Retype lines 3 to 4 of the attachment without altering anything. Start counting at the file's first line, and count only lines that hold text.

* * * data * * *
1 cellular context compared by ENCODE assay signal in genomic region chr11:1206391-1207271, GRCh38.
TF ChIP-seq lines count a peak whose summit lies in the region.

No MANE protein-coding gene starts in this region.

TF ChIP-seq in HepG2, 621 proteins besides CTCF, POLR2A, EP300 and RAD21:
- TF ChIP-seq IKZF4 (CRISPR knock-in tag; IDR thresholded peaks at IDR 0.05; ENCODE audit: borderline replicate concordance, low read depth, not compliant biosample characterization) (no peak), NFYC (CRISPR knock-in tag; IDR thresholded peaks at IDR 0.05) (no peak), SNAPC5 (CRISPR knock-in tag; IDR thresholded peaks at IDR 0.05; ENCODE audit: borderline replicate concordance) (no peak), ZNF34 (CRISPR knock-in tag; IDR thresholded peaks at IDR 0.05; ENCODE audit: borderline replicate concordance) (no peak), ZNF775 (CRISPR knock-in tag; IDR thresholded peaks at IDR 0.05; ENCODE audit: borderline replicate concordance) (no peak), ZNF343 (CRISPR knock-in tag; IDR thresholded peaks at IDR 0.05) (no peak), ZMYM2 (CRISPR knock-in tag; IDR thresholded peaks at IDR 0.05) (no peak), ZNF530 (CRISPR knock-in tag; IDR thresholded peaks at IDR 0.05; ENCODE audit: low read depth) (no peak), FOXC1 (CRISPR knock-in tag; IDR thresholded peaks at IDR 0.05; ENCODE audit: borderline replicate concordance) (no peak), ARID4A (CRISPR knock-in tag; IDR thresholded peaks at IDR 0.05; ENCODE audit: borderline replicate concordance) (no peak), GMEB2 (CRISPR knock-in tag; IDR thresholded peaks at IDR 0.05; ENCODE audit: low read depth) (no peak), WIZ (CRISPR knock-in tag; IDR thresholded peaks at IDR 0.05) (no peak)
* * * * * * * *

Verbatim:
No MANE protein-coding gene starts in this region.

TF ChIP-seq in HepG2, 621 proteins besides CTCF, POLR2A, EP300 and RAD21: